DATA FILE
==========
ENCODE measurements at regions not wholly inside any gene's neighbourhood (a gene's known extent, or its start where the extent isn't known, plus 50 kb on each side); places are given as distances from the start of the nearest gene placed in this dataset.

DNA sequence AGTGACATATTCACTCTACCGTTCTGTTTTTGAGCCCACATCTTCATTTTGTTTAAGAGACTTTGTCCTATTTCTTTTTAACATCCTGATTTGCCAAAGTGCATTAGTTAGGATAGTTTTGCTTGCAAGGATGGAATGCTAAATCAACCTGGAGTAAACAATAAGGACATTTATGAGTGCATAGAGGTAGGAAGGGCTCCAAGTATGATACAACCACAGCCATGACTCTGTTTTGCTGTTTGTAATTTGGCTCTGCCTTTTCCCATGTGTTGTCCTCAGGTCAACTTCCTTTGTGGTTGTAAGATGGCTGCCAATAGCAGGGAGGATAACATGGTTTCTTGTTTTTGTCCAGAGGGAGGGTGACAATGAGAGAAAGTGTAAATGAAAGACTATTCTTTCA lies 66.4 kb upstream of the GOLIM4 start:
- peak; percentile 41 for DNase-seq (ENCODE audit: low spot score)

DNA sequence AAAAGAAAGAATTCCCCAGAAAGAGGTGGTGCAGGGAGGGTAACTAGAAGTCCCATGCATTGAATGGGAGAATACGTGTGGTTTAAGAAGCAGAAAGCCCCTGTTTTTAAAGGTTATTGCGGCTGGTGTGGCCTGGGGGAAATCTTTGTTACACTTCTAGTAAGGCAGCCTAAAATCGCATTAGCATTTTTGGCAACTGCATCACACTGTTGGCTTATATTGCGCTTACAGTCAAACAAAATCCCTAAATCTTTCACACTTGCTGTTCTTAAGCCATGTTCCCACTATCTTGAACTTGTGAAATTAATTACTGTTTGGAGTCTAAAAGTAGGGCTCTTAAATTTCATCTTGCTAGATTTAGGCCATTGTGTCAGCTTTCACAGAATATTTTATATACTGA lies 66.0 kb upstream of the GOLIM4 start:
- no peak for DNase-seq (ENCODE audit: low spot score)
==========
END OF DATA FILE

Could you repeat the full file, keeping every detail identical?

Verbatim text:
ENCODE measurements at regions not wholly inside any gene's neighbourhood (a gene's known extent, or its start where the extent isn't known, plus 50 kb on each side); places are given as distances from the start of the nearest gene placed in this dataset.

DNA sequence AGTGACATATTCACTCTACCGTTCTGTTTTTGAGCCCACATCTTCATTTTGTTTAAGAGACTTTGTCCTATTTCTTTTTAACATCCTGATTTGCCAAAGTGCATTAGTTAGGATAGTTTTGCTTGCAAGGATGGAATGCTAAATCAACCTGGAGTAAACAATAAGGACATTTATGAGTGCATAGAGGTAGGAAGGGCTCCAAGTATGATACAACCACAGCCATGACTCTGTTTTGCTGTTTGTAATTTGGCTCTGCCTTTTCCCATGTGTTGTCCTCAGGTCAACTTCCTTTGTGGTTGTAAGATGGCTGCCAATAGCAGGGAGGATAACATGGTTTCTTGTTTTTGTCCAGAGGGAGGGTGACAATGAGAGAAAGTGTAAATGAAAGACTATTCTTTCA lies 66.4 kb upstream of the GOLIM4 start:
- peak; percentile 41 for DNase-seq (ENCODE audit: low spot score)

DNA sequence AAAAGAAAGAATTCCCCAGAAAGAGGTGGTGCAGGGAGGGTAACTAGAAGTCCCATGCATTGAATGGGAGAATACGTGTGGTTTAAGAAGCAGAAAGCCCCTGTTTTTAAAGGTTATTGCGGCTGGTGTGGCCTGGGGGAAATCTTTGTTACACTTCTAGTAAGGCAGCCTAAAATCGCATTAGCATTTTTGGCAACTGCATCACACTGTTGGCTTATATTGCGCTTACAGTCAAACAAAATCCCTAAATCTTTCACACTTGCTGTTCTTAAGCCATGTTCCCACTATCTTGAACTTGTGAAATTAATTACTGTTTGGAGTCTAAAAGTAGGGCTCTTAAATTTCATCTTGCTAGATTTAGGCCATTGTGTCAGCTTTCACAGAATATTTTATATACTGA lies 66.0 kb upstream of the GOLIM4 start:
- no peak for DNase-seq (ENCODE audit: low spot score)